James Schapiro (Shea Bridge Report)

I don’t have any grand wisdom to offer as far as promotions go, but I do know which ones I’ve liked. A few years ago, in April 2014, I believe, the Mets, one game, gave away Shea Stadium canvas prints. I still have mine; it’s fantastic. I’m sure it’ll go up on the wall one day. I’d love to see more of these — hell, I’d love a canvas print of every guy on the roster. Again, there’s no long-winded reasoning here; I just think it was a great item.

Mets Daddy

Look, I think it is pretty clear the Mets are not going to have an Old Timers Day.  It doesn’t matter how much the Mets fans clamor for it; it’s not going to happen.  However, that doesn’t mean the Mets can’t find another way to give the fans what they want while simultaneously spreading out days they bring back former Mets.

Back in 2012, I attended a game with my family, and as I walked through the Jackie Robinson Rotunda, I was shocked to see Darryl Strawberry signing autographs.  It seemed too good to be true, and it was slightly.  In order to get an autograph, you had to purchase a box of gummy candies, which were being sold by the Darryl Strawberry Foundation in support of autism research.  Being completely unprepared for the moment, I went into the team store, and I purchased a stuffed Home Run apple.  To this day, one of the coolest autographs I have is an autographed Home Run Apple from the Mets all-time home run leader.

This is something the Mets should look to do once a week.  Bring back an old player and have them sign autographs in the rotunda.  Like with Strawberry, you can tie it into a charitable purpose.  It doesn’t even need to be the best players like Johan Santana.  If you think about it, there should be a line to Corona of Mets fans who just want to shake Mike Baxter‘s hand for making the catch which kept Santana’s no-hitter alive.

This is great for fans who want to meet their favorite players, take a picture, and get an autograph.  It’s also great for the Mets because they will get a mad rush to their team store for people looking to buy something for that player to sign.  Really, this needs to happen.

I want to thank the various writers for taking the time out to participate in these roundtables and for presenting some truly inspired ideas.   You can read more of their original and interesting work on their respective sites.  Please take a look by clicking on the link to their sites.



Mets Blogger Roundtable: Who We Are Watching This Spring

After the positive feedback we received after our first Mets Blogger Roundtable, the Mets Bloggers have decided to come back for at least a second week.  This week, we tackle the question “Which Mets player are we most excited about watching this Spring Training?”

Michael Baron (

Dominic Smith is the first player that comes to my mind, although there are several interesting stories to watch this spring. Here’s a guy who has spent a number of years now battling weight issues, and therefore reputation issues, and it’s no secret the organization has concerns with him. And, obviously, signing Adrian González clearly indicates that as well. I am looking for him to step up and look like the player and prospect everyone expects him to be, similar to howMichael Conforto performed last spring. If Dom does that, he’ll make for a tough decision a month from now, which is always a good internal conversation for Mets brass to have.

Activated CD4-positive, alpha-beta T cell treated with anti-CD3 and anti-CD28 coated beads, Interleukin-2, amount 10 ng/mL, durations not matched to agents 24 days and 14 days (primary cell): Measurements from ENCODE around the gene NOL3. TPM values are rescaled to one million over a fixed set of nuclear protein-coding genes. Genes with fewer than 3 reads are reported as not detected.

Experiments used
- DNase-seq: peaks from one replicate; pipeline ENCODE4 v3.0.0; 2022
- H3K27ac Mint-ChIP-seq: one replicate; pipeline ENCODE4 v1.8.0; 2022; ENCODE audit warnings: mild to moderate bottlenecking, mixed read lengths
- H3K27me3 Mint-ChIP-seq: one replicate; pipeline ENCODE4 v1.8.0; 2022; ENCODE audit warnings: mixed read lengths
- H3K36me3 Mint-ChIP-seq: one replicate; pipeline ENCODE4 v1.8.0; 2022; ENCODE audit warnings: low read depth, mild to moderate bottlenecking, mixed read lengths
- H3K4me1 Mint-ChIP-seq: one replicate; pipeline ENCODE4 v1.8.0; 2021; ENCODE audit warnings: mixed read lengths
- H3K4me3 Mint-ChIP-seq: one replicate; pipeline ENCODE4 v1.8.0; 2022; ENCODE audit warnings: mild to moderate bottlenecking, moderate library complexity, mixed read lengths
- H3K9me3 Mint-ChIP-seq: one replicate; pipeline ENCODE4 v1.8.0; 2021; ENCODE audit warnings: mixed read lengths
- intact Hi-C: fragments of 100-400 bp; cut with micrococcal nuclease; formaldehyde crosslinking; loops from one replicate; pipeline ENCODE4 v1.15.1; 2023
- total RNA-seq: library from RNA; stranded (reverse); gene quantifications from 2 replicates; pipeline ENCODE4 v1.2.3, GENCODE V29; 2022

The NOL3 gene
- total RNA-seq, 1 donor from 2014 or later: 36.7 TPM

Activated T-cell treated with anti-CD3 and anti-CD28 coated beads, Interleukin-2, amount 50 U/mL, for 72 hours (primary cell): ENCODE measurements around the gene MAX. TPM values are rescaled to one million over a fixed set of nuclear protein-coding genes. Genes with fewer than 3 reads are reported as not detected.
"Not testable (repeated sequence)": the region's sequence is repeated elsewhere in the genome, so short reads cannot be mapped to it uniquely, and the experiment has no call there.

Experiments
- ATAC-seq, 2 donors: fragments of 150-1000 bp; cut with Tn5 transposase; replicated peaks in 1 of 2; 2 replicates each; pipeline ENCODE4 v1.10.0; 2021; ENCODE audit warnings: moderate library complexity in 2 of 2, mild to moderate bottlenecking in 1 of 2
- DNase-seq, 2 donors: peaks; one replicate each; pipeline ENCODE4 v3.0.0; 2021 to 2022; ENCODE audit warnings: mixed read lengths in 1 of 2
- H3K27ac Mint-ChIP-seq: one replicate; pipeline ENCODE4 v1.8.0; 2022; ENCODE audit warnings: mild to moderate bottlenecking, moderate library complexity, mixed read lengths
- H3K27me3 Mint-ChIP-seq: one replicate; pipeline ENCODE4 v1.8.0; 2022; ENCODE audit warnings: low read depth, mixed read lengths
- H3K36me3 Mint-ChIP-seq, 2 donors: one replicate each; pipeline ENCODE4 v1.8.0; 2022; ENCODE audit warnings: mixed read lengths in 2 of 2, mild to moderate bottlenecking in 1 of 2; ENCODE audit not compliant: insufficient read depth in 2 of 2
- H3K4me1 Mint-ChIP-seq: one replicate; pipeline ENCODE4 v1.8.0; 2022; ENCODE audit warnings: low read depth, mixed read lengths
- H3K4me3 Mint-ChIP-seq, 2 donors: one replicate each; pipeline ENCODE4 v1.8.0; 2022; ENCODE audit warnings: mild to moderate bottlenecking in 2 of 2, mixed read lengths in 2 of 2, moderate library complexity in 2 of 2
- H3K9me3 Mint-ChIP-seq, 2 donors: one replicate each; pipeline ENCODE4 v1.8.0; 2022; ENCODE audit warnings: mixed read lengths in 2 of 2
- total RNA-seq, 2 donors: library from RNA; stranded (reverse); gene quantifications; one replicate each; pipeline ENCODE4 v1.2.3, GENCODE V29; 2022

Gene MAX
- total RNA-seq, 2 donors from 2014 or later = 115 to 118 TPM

Roger Cormier (Good Fundies & Fangraphs)

Do we all remember when Bret Booneabruptly retired a few days into Mets spring training camp in 2006? He admitted Jose Reyes “just kind of stared” at him “with that smile on his face” and realized the joy of playing baseball in himself was long gone. Well, I’m hoping Adrian Gonzalez looks at Dominic Smith, smiling and loving life with his old and new svelte physique, and realizes his future as a full-time top sub sandwich enterprise ambassador should be his present. Smith did not earn the full-time first baseman gig last season, but he’s already earned it before the first ST game. He wasn’t even in this good of shape last spring, so I’m looking forward to seeing the Dom Smith everybody warned with a smile was about to enter our lives last summer.

Michael Ganci (Daily Stache)

The player I am most excited to watch at Spring Training might surprise a few people. It’s Brandon Nimmo. I am by no means trying to say he’s an all-star, but I think he is often overlook for the value he brings to a team. First of all, his defense in center field (while not as good as Juan Lagares) is good. For me, I am more impressed with his approach at the plate. He’s one of the more disciplined hitters on the team, especially when it comes to his knowledge of the strike zone. Sure, his .260 batting average last year is not too impressive, but his on-base percentage was more than 100 points higher at .379. Despite not looking like he’s going to have a starting spot out of the gate, Nimmo is going to be an important piece on this team coming off of the bench. And knowing how hard he works, if there’s an injury, he’ll be ready to go in a pinch. It’s hard not to root for the kid.

Mark Healey (Gotham Baseball)

Player I am most excited about? Great question. I know if the Mets had been smart enough to sign Joe Smith, he’d have been my answer. I guess I have to let that one go, though. Steven Matz is the other. There are certain guys I love to watch pitch, and Matz is the latest version of that.

I have been a vocal critic of how Terry Collins and Dan Warthen handled the pitching staff for the last several years, and think the staff’s effectiveness in 2015 was despite their best efforts. I think how Matz was handled has been an organizational failure, but with Mickey Callaway and Dave Eiland, they finally have people who truly understand how to get him to the next level. A healthy consistent Matz would be a huge assist to this rotation, so that’s what I am most excited to see.